Mudcat Café message #824586 The Mudcat Café TM
Thread #48317   Message #824586
Posted By: Hester
12-Nov-02 - 05:43 PM
Thread Name: Lyr Req: Sheath and Knife
Subject: RE: Sheath and Knife
>>>I live not far from the places where many of the Hood stories are set; and there is certainly plenty of broom in the Kirklees area even today!<<<

Hi, Malcolm:

What a merry place to live! Here across the pond, with my aversion to flying, I feel a bit disconnected from the folk stories and customs I enjoy analyzing. Ah well, I'm sure I'll get there one day.

Since you are familar with broom in its native habitat, I wonder if you aware of any seasonal connotations with the plant?

As I mentioned, most RH ballads begin with a paean to spring. (Although there is one late example with a Yuletide setting). Spring, however, would obviously not set the appropriate tone of pathetic fallacy for the death ballad and so this standard paean is omitted. Indeed, early pseudo-historical references to Robin's death generally give a November or early December date for his death. I wondered if broom was ever associated with this time of year?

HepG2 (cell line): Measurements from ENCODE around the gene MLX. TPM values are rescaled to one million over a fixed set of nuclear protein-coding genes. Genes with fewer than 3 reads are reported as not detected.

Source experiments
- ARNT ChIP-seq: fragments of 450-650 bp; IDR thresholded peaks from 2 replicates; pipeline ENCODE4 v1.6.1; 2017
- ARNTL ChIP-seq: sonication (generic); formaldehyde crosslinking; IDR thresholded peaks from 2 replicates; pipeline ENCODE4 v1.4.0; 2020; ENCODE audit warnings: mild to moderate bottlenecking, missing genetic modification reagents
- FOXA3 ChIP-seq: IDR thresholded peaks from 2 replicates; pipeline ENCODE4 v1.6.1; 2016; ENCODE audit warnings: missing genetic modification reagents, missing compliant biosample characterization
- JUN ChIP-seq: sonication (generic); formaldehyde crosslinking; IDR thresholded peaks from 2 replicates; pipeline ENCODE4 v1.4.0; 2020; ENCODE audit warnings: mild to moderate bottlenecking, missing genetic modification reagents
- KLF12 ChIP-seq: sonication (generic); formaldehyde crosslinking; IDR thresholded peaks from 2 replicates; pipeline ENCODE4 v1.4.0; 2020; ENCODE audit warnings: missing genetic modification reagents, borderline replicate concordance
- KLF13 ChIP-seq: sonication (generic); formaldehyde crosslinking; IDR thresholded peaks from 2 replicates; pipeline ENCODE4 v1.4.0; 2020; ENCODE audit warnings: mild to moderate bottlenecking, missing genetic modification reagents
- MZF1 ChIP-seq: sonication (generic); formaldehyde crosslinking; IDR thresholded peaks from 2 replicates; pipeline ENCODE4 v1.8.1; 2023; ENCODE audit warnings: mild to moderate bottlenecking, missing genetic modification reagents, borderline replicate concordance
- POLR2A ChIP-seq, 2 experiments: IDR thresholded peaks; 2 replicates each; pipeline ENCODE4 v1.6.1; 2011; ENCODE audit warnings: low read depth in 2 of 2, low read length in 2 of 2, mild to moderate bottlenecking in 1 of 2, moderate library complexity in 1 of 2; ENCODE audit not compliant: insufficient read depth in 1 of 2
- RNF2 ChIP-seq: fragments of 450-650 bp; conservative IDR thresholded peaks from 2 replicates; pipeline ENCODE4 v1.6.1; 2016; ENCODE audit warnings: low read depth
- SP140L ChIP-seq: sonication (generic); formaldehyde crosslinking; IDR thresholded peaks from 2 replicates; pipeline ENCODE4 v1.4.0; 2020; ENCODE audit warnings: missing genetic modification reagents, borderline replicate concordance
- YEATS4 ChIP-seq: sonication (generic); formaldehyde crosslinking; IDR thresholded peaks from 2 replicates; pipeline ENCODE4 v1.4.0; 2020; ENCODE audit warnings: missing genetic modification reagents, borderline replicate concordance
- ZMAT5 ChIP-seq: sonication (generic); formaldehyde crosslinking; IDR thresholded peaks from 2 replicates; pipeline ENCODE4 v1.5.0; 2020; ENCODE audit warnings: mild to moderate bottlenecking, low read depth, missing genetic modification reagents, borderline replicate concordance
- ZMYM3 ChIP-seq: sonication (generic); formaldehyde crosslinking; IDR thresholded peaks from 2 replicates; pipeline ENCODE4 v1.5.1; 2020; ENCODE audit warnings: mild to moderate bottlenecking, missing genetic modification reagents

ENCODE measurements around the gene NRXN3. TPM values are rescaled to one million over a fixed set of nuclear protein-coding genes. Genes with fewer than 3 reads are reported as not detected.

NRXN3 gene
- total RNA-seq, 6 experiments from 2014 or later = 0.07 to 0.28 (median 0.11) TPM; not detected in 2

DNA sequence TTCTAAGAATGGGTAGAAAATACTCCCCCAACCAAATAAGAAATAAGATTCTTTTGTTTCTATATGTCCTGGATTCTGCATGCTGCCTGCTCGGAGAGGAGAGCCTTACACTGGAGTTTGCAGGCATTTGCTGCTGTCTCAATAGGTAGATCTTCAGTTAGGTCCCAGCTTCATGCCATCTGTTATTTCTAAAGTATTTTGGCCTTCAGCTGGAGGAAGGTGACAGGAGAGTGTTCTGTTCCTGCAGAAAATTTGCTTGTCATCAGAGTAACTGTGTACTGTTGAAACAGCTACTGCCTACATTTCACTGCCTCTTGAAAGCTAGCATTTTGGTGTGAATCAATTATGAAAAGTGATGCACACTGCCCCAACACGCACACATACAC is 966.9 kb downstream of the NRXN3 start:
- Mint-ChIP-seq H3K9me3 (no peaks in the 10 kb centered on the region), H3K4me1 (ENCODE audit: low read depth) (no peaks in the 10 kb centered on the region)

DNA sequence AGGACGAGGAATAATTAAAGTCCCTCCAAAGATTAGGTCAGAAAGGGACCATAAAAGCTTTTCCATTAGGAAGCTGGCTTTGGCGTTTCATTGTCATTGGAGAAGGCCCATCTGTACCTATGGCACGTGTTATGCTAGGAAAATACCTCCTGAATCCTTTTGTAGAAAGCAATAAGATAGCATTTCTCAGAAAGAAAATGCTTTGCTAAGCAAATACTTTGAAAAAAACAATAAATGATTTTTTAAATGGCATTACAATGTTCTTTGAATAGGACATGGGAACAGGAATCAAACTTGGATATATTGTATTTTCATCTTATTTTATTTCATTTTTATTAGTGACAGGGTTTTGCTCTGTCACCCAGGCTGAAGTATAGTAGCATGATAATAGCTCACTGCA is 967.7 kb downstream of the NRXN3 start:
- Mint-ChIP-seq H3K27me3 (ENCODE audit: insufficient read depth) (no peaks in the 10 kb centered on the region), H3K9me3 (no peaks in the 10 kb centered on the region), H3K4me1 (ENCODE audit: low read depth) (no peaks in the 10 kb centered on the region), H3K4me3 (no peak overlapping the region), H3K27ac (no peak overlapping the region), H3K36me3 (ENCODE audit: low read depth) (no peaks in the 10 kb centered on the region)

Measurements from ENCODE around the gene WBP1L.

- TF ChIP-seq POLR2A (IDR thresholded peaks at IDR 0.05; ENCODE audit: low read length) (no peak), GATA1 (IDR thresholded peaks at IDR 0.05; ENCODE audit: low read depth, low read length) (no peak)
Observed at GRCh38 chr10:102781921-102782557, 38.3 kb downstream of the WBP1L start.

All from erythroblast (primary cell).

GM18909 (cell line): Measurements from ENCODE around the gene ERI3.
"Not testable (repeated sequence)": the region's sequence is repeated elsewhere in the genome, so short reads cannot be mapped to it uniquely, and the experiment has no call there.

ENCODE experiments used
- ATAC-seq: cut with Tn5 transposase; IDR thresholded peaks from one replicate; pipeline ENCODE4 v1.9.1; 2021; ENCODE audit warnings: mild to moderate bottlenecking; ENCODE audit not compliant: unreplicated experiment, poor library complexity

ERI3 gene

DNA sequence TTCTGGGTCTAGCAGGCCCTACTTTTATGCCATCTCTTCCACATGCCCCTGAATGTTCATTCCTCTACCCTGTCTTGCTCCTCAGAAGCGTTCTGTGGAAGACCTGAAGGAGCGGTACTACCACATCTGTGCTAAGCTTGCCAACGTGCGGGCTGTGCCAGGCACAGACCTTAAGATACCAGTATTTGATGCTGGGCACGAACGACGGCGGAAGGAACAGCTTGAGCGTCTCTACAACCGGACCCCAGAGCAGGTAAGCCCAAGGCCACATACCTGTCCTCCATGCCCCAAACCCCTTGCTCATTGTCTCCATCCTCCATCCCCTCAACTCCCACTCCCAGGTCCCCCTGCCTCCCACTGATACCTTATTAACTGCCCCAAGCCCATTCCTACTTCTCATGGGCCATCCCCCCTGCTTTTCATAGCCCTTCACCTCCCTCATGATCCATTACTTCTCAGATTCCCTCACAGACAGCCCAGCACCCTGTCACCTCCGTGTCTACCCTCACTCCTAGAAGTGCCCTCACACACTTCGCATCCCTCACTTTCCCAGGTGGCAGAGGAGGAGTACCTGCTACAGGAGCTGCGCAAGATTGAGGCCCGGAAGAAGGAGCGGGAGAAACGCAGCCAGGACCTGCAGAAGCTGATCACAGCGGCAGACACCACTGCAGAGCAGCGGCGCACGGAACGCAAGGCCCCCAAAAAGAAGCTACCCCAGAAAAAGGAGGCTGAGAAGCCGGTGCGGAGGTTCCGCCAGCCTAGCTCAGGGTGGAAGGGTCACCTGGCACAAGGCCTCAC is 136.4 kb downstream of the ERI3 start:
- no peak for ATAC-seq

Although, a thought does come to mind. During the fall, broom would be in seed, would it not? And I've read several references to the problem of broom as an invasive weed where it has been introduced in North America, particularly because when touched, the seed pods will project the seed a long distance (much like an arrow from a bow). Indeed the shooting of the Robin's last arrow could be taken as a metaphor for ejaculation (shooting of semen, literally "seed"). Thus his burial would be more of a "planting", with regenerative implications. As you noted, broom often has sexual connotations in folklore (perhaps because of the "promiscuous" spreading of the plant's seed). And the Sheath and Knife ballad, and more particularly its close cousin Leesome Brand, both have strong a regenerative theme, and a close linking of birth and death. [Whew! Gives you an idea of the labyrinthine paths down which my mind wanders.]

Indeed, I've given a great deal of speculative structuralist thought to the regenerative motif in the Robin Hood death ballad, particularly in comparison to the crucifixion story:

The Dying Hero

Cheers, Hester